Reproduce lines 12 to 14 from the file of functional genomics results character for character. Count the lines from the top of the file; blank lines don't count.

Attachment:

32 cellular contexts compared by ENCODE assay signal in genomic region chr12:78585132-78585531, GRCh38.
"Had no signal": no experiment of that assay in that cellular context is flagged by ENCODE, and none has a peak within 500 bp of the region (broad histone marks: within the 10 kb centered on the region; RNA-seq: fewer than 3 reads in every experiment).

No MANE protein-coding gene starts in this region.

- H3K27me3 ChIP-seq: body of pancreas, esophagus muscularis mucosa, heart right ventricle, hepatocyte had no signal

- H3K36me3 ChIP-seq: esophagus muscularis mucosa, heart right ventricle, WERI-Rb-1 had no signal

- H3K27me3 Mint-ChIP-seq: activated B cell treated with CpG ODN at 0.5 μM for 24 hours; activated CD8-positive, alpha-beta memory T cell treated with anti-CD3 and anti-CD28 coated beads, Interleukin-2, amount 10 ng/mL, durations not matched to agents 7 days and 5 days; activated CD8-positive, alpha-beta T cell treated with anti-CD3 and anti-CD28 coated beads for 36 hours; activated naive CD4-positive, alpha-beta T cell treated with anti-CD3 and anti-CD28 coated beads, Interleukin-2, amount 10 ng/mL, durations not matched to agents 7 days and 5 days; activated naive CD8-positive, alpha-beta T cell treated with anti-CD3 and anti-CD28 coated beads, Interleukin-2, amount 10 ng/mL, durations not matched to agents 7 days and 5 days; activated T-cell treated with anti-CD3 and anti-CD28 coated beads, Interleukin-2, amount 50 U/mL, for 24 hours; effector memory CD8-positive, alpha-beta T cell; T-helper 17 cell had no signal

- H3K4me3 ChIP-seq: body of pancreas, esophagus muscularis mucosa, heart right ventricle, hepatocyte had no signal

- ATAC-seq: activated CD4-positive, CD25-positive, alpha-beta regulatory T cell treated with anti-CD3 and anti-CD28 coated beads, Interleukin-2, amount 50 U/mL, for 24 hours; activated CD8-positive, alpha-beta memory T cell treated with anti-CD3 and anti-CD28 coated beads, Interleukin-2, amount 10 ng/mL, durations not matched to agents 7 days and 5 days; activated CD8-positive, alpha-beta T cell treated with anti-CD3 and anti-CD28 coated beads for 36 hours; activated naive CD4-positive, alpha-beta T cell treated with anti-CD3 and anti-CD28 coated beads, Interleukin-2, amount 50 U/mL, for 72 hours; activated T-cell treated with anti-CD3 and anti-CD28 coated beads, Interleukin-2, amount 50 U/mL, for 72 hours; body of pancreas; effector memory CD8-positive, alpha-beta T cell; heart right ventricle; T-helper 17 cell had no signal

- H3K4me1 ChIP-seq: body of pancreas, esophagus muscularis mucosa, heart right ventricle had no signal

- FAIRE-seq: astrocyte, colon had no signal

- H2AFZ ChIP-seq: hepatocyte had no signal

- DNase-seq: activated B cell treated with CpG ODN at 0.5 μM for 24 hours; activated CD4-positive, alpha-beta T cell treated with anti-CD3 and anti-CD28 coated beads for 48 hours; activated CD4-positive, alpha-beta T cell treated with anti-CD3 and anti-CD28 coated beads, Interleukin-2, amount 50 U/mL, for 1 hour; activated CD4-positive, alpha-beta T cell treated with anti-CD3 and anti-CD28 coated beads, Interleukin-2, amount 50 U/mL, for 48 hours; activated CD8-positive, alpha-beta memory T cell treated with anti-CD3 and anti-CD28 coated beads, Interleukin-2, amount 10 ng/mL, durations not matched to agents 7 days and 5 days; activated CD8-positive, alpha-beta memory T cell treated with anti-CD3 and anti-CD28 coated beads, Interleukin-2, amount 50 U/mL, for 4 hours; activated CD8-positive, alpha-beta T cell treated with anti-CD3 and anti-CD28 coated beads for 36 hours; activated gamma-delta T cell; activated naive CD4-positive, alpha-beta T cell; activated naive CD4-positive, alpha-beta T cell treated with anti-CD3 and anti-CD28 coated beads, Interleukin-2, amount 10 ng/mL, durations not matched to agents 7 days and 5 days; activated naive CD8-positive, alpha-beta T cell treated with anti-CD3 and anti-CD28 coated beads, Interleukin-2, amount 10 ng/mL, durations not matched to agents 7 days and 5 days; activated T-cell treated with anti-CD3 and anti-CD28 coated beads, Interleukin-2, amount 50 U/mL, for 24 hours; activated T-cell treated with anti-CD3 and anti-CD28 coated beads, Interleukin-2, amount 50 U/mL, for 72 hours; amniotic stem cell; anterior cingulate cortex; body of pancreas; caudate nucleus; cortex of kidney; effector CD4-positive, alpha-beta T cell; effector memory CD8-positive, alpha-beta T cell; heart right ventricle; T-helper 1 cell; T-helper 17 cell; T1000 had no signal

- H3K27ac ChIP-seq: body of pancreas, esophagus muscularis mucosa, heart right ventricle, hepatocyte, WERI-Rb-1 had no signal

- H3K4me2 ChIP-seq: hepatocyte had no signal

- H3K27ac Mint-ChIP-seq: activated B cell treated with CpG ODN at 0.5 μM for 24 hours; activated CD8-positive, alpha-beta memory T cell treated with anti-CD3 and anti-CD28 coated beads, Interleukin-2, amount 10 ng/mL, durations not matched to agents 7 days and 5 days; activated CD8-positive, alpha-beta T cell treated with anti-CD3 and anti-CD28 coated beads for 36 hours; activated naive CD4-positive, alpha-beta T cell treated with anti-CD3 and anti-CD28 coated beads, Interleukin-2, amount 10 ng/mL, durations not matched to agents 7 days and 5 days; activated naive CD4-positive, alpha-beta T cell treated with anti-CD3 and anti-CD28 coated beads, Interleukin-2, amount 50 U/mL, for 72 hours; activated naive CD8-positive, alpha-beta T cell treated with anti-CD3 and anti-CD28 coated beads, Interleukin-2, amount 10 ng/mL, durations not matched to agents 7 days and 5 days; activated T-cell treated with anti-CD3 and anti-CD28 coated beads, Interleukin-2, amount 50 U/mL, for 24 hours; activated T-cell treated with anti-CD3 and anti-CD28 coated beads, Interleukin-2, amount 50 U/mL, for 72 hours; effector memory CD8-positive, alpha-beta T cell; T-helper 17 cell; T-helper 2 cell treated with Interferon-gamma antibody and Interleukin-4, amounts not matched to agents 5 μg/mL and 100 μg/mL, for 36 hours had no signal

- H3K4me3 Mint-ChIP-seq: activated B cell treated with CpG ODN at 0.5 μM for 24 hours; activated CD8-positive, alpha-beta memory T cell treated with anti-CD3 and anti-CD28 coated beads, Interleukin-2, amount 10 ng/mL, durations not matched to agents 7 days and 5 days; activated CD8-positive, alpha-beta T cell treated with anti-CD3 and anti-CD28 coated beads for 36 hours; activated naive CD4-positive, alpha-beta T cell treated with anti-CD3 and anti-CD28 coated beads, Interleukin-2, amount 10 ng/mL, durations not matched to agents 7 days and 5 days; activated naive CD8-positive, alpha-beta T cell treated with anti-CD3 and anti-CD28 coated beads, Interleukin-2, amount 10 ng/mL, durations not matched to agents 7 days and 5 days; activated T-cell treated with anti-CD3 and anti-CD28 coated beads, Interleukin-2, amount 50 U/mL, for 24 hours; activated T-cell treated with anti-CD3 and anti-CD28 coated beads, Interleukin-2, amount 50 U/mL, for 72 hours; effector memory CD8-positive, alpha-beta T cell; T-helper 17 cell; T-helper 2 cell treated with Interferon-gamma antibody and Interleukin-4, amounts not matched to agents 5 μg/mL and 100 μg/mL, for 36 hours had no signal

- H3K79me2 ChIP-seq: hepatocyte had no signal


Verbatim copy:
- DNase-seq: activated B cell treated with CpG ODN at 0.5 μM for 24 hours; activated CD4-positive, alpha-beta T cell treated with anti-CD3 and anti-CD28 coated beads for 48 hours; activated CD4-positive, alpha-beta T cell treated with anti-CD3 and anti-CD28 coated beads, Interleukin-2, amount 50 U/mL, for 1 hour; activated CD4-positive, alpha-beta T cell treated with anti-CD3 and anti-CD28 coated beads, Interleukin-2, amount 50 U/mL, for 48 hours; activated CD8-positive, alpha-beta memory T cell treated with anti-CD3 and anti-CD28 coated beads, Interleukin-2, amount 10 ng/mL, durations not matched to agents 7 days and 5 days; activated CD8-positive, alpha-beta memory T cell treated with anti-CD3 and anti-CD28 coated beads, Interleukin-2, amount 50 U/mL, for 4 hours; activated CD8-positive, alpha-beta T cell treated with anti-CD3 and anti-CD28 coated beads for 36 hours; activated gamma-delta T cell; activated naive CD4-positive, alpha-beta T cell; activated naive CD4-positive, alpha-beta T cell treated with anti-CD3 and anti-CD28 coated beads, Interleukin-2, amount 10 ng/mL, durations not matched to agents 7 days and 5 days; activated naive CD8-positive, alpha-beta T cell treated with anti-CD3 and anti-CD28 coated beads, Interleukin-2, amount 10 ng/mL, durations not matched to agents 7 days and 5 days; activated T-cell treated with anti-CD3 and anti-CD28 coated beads, Interleukin-2, amount 50 U/mL, for 24 hours; activated T-cell treated with anti-CD3 and anti-CD28 coated beads, Interleukin-2, amount 50 U/mL, for 72 hours; amniotic stem cell; anterior cingulate cortex; body of pancreas; caudate nucleus; cortex of kidney; effector CD4-positive, alpha-beta T cell; effector memory CD8-positive, alpha-beta T cell; heart right ventricle; T-helper 1 cell; T-helper 17 cell; T1000 had no signal

- H3K27ac ChIP-seq: body of pancreas, esophagus muscularis mucosa, heart right ventricle, hepatocyte, WERI-Rb-1 had no signal

- H3K4me2 ChIP-seq: hepatocyte had no signal